Today I had the opportunity to attend a “Values, Ethics, and Culture at End-of-Life” conference. Presentation topics dealt with both the system wide and interpersonal aspects of working with hospice patients and their families.
For example, Joanne Lynn MD., MA, MS. discussed the fact that the priorities reflected in current policies (such as Medicare or other insurance) don’t match the needs of the frail or elderly. There is a focus on medical interventions (medicines, procedures, etc.) but it’s incredibly difficult to navigate the process of having in-home care. She argued that restructuring the system to integrate both the medical and social needs of a patient is important, and that evaluating these needs on a community by community basis will help to resolve gaps in services. A “monitor manager” would ensure that their assigned community has services in place to meet both the medical and social needs of the residents living within that community. The main themes from the presenters relating to the interpersonal aspects of care can be applied in almost any health care setting. Dr. Richard Payne M.D. discussed the importance of meeting the patient where they are and understanding that pain is not always physical; it can also be emotional pain as they move through their end-of-life journey. Helping these patients work through these emotions can improve their quality of life and physical pain levels. A panel of experts representing Jewish, Christian, Eastern Religions and Islamic cultural identities highlighted a few major themes when working with patients and families:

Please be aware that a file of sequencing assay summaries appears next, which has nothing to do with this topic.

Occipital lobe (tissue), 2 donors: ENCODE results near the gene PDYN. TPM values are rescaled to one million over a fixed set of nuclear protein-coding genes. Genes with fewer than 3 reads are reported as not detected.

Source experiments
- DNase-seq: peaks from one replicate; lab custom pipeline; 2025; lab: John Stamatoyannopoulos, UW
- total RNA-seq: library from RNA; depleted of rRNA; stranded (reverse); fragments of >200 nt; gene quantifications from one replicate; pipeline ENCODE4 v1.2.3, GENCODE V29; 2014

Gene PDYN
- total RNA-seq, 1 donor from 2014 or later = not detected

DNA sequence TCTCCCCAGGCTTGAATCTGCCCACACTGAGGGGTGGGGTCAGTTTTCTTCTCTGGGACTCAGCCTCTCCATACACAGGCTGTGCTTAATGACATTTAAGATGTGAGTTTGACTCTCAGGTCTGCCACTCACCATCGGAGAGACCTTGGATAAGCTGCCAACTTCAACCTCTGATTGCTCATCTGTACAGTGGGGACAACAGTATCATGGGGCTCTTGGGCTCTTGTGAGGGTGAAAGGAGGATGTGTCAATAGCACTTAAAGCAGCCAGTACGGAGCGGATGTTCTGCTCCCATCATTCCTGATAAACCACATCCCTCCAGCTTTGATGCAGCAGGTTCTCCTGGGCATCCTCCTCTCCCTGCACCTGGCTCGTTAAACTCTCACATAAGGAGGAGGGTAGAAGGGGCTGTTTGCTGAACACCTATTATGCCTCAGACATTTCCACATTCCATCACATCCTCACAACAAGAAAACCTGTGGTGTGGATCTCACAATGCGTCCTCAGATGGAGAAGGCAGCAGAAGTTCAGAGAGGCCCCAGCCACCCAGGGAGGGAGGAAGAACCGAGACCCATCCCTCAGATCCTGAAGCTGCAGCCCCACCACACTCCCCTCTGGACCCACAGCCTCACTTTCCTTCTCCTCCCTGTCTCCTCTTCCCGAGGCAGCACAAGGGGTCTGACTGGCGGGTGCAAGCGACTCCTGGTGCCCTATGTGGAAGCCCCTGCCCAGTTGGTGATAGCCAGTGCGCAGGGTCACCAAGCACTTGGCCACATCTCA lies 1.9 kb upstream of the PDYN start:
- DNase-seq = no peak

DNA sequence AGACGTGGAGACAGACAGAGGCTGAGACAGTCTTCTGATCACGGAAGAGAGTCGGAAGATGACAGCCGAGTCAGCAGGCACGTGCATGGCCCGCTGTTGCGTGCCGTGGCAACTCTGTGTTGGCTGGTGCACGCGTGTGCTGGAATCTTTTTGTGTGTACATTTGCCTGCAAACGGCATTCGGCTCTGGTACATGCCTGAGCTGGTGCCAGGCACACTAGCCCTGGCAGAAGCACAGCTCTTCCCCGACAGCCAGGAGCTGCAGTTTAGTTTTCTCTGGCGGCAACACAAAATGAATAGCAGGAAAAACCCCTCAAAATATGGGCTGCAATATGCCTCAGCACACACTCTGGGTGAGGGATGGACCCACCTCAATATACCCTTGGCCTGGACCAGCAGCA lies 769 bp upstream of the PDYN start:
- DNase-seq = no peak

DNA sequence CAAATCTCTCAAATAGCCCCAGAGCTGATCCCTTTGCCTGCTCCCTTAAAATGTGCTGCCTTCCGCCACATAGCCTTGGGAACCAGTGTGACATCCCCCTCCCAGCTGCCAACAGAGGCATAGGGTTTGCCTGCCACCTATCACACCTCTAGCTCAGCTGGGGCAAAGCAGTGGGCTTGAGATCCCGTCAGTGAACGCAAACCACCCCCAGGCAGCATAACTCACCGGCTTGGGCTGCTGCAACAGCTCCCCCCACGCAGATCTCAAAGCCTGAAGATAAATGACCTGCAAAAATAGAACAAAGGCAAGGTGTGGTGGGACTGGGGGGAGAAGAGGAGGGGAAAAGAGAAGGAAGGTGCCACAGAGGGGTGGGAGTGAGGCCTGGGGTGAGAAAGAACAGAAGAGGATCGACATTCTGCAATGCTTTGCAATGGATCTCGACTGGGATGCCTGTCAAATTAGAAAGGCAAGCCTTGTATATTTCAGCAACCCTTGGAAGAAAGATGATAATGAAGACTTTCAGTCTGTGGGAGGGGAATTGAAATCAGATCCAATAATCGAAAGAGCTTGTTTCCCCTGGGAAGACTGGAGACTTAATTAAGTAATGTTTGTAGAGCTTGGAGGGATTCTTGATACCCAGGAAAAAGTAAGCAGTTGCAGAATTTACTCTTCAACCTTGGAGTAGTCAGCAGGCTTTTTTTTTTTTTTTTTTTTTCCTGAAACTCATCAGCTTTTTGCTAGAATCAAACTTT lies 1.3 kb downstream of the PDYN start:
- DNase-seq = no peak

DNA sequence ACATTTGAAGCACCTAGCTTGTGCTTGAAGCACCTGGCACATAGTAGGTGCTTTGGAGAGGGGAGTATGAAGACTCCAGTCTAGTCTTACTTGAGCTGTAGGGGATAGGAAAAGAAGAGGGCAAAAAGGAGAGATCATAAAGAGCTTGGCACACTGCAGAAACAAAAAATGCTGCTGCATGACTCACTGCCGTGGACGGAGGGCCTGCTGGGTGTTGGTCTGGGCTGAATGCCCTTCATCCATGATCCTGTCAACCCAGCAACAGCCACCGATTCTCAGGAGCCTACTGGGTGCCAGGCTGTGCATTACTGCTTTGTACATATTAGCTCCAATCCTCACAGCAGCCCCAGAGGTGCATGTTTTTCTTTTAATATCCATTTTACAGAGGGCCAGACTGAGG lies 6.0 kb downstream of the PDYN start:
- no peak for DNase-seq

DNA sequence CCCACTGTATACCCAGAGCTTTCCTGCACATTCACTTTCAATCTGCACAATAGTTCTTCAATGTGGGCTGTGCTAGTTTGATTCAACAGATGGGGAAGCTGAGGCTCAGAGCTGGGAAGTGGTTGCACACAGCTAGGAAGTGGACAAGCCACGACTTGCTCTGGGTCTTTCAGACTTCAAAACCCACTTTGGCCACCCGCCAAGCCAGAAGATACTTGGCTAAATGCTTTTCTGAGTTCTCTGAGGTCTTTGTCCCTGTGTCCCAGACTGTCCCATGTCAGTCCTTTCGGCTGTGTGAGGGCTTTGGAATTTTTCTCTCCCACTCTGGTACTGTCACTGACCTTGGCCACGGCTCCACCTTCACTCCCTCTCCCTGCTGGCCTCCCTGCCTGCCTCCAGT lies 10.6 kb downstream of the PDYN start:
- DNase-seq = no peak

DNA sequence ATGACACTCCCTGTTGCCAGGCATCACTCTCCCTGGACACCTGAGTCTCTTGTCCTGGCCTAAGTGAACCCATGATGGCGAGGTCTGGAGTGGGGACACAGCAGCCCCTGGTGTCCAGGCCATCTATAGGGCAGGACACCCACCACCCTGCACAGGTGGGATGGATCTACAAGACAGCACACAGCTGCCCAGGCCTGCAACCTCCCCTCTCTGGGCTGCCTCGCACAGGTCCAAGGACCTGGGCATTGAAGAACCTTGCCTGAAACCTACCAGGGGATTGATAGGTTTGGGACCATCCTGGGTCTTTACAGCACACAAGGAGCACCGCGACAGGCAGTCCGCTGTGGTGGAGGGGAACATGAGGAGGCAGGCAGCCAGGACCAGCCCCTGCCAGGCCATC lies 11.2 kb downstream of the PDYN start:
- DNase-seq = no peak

- Empathy is important.
- Don’t make assumptions about their faith, beliefs, traditions based upon how they identify themselves. For example, there are over 200 different types of Christianity.
- Ask them to teach you about their faith/beliefs and what is important to them.
- Go with the flow.
Finally, Arthur Caplan, PHD ended the conference with a presentation about how rationing in health care occurs today based on income and resource disparities among different individuals. He argued that more awareness is needed related to hospice, perhaps even a national day to talk about Death and Dying. He said something very important as well; something that those in the field understand: “hospice doesn’t save anybody’s life; it makes it a better life.”